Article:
“Sometimes things could be right under your nose. The only problem is your eyes are above it.” Doesn’t this old saw fit the turmoil for democratic space in next-door Hong Kong?
Local headlines rivet our attention on the Disbursement Acceleration Program. It’s the beginning of the end for President Aquino’s regime, chortle critics. It’s a bump on the road, rating firm Standard & Poor’s shrugs. The Philippines is on track to be the “next Asian miracle,” says World Bank president Jim Yong Kim.
These viewpoints smudge the fact that “the political future of Hong Kong hangs in the balance,” 17 years after Britain handed the colony to China, writes University of Hong Kong constitutional law professor Michael Davis. Will a free society emerge, as Deng Xiaoping assured in 1979? Or will Beijing rule it like the restive “autonomous regions” of Tibet or Xinjiang?
Squeezed in the middle are over 200,000 Filipinos. Many, even college graduates, work as domestics. The number of Filipino employees—new hires and rehires—crested at 131,680 last year. Their home remittances, through official channels, reached P1.8 million ($420,207).
Half a million Hong Kongers took to the island’s streets early this month. They backed an earlier informal vote, by 800,000 Hong Kongers, to elect the city’s next leader, New York Times reported. Such rights were pledged by the 1984 Joint Declaration signed by Britain and China.
“A nearly solid river of protesters, most of them young, poured out of Victoria Park into the evening, heading for the skyscraper-lined canyons of downtown Hong Kong, Asia’s top financial center.” There, hundreds staged two sit-ins past dawn. Police arrested 511 people.
Today’s demonstrators are younger than previous Hong Kong protesters. They’re computer savvy. Also, they’re leery of mainstream news media and disinterested in legal compromises. “We use activism to pressure the politicians,” a student explained.
The protesters demand “civil nomination.” That’s the term for allowing citizens to propose candidates who then get on the nominating committees’ list. No way, Beijing counters; it demands that selections be done under its eye. Beijing will vet candidates based on their “patriotism.” That’s shorthand for loyalty to the Communist Party.
This June, Beijing issued “a white paper” that claims ultimate authority over Hong Kong. That triggered local protests against the whittling down of the “high degree of autonomy” Hong Kong was promised in 1984. Davis notes in his study that Beijing claims it can interpret the Hong Kong miniconstitution as it sees fit. The territory’s autonomy, the white paper claims, derives “solely from the authorization of the central leadership.”
Hit the rewind button: Deng Xiaoping said in 1979 that the Basic Law met commitments made in the Joint Declaration. Hong Kong courts were free to interpret the Basic Law within Hong Kong’s autonomy. Foreign affairs, of course, remained within Beijing’s exclusive domain. And “universal suffrage” was to be implemented.
Not anymore. The white paper now refers to Hong Kong’s judges as “administrators.” It emphasizes that their primary role is “guarding national security.” This is the latest in the erosion of the Deng Xiaoping pledge.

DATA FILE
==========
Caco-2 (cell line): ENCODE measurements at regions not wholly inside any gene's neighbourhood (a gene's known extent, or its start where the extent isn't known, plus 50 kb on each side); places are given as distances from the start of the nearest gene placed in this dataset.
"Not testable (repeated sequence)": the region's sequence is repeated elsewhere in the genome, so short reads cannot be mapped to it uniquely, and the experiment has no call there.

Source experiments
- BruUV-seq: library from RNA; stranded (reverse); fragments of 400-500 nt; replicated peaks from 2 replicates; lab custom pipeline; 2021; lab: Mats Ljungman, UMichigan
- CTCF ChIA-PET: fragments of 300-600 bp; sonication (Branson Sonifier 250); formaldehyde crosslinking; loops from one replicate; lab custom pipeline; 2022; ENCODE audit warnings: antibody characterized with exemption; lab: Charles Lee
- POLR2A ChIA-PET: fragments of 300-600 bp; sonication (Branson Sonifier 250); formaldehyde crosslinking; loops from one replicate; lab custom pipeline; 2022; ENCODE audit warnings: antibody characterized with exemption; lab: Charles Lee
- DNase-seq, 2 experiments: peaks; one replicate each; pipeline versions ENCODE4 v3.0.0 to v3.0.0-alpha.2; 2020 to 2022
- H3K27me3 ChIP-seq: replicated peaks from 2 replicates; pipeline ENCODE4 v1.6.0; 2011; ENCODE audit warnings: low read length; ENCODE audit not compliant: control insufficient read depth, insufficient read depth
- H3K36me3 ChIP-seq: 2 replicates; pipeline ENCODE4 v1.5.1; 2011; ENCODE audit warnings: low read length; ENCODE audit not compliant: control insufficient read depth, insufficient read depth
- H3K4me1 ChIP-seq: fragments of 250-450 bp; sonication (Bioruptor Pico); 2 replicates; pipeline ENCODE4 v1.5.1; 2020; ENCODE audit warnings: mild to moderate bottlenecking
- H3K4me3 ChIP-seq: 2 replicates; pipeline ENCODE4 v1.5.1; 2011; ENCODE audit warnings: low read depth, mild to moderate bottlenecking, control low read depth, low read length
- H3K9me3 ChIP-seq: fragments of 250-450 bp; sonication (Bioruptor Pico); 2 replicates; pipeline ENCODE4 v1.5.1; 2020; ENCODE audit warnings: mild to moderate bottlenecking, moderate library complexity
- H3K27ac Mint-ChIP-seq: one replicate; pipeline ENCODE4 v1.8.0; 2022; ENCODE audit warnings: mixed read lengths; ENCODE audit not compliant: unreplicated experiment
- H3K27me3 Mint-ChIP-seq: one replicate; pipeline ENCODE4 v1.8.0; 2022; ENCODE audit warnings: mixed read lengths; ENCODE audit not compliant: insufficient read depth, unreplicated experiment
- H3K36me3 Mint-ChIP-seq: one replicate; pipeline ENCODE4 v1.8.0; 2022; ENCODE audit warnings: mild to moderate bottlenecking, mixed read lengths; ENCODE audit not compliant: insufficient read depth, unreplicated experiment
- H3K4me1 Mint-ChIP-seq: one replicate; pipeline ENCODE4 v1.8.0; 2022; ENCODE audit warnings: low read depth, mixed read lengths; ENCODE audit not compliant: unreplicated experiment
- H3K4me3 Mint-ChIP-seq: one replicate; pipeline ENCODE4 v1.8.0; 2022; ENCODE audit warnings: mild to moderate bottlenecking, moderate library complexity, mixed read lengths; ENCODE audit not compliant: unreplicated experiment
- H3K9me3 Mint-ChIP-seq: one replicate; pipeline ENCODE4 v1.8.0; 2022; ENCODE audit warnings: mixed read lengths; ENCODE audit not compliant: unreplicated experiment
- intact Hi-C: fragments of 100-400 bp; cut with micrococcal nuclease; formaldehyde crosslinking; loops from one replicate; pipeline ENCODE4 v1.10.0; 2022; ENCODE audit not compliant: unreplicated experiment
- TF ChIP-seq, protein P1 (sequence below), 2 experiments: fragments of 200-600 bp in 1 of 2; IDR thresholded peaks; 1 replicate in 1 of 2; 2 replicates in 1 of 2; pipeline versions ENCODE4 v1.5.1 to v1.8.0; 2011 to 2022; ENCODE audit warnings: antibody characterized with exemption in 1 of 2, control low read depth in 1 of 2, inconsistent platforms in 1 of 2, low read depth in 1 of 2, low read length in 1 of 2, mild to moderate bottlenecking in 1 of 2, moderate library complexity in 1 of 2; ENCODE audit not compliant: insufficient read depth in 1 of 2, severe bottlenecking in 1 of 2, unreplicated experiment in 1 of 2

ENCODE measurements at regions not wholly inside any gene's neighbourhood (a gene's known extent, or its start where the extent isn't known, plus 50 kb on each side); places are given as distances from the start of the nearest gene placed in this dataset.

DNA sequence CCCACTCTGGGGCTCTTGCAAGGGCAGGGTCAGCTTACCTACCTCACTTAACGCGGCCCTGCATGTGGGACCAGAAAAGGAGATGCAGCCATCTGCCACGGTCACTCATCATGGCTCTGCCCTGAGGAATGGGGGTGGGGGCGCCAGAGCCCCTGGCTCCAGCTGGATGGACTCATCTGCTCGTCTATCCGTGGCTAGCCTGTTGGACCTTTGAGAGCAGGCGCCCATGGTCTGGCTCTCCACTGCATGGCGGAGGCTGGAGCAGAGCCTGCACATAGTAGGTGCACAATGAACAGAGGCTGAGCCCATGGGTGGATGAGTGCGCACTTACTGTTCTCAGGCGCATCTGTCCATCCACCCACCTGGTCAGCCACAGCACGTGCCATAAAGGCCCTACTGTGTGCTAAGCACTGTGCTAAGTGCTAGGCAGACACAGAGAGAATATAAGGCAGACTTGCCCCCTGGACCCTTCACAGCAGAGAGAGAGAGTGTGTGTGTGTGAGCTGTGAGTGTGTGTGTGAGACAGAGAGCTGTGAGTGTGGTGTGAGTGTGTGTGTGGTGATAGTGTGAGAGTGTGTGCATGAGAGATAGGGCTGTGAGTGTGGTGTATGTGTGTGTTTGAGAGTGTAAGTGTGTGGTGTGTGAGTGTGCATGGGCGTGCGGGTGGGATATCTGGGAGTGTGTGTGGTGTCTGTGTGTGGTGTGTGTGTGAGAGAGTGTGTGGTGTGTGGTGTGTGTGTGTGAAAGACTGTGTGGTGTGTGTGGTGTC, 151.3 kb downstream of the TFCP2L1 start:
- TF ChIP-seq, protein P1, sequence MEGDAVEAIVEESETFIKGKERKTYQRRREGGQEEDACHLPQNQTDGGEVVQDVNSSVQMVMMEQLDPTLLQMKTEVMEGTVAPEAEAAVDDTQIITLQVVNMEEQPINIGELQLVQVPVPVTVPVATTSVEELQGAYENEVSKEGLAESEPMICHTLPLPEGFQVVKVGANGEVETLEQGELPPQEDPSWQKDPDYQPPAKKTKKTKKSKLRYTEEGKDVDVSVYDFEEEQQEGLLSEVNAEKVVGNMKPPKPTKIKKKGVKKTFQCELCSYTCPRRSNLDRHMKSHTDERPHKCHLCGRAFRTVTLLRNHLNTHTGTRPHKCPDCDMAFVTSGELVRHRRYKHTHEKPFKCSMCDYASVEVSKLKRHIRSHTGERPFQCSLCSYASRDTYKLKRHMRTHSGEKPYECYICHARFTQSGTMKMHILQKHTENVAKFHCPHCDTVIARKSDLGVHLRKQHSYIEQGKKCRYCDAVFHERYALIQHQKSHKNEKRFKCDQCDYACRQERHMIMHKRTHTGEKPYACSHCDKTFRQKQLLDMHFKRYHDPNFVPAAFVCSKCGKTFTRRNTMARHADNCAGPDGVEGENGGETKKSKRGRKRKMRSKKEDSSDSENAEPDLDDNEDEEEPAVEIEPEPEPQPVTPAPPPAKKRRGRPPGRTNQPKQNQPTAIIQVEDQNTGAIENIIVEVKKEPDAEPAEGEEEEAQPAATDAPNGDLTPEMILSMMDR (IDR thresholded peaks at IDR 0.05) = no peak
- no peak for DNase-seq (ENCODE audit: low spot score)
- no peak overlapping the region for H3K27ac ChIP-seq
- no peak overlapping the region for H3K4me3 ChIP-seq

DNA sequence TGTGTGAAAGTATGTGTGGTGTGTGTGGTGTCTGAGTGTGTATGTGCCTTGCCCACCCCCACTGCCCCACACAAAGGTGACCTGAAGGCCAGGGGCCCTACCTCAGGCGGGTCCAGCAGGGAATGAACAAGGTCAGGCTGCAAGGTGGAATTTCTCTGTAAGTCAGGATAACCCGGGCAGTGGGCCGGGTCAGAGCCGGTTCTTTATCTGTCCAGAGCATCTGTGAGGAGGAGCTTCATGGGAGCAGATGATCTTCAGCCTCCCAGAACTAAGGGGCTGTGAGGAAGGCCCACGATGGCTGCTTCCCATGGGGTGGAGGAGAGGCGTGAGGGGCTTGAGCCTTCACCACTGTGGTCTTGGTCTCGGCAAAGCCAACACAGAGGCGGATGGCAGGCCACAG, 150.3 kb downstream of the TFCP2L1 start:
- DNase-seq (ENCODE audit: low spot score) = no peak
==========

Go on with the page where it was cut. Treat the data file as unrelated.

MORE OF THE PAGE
The National People’s Congress Standing Committee effectively overturned a 1999 decision by Hong Kong’s highest court about local residency rights. So, what happened to Hong Kong’s “judicial independence”?
Later, Beijing made its approval a requirement for any reforms to the Legislative Council election process. And over the past decade a subservient Hong Kong government tried to ram through unpopular national security laws and policies on “patriotic education”—often derailed by Hong Kong street protests.
Beijing agreed in 2007 to allow universal suffrage to elect the chief executive in 2017. But last year, it insisted that candidates must “love China and love Hong Kong.” That’s Orwellian doublespeak—to exclude the democrats. “Thus, many locals feel they have no other choice but to take the cause of democracy to the streets,” Davis adds.
Come August, rallies plan to “shut down” central Hong Kong with sit-ins unless demands for universal suffrage are met. The “Occupy Central” group has organized an online poll.
“Shut down” probably overstates the potential impact of Occupy Central’s demonstrations. Major international banks and accounting firms, for example, tango to Beijing’s line. The street demos will “disrupt the city’s economy and threaten the peace.” Blue skies are not ahead for Hong Kong, states a Reuters report.
Hong Kong and Shanghai Banking Corp. (HSBC) and other banks yanked advertising from a newspaper critical of the mainland government. Standard Chartered pulled the advertising plug from the same prodemocracy newspaper. They cited “commercial considerations.”
Ernst & Young, Pricewaterhouse and Deloitte took out an ad warning that continued protests could force “multinational companies and investors” to move their regional center from Hong Kong. Now a bank is advising investors to sell stock in Hong Kong companies. HSBC revised its “Global Equity Insights Quarterly” that advised the selling of Hong Kong stocks. “We reduce Hong Kong to underweight on concerns about negative news flow” on the demos. That was all analysts said in a report, which covers markets around the world. Reactions compelled an updated revision—with some beefed up reasons for its downgrade.
Hong Kong’s streets will play out the perennial issue. Freedom is good, but business is, well, business.
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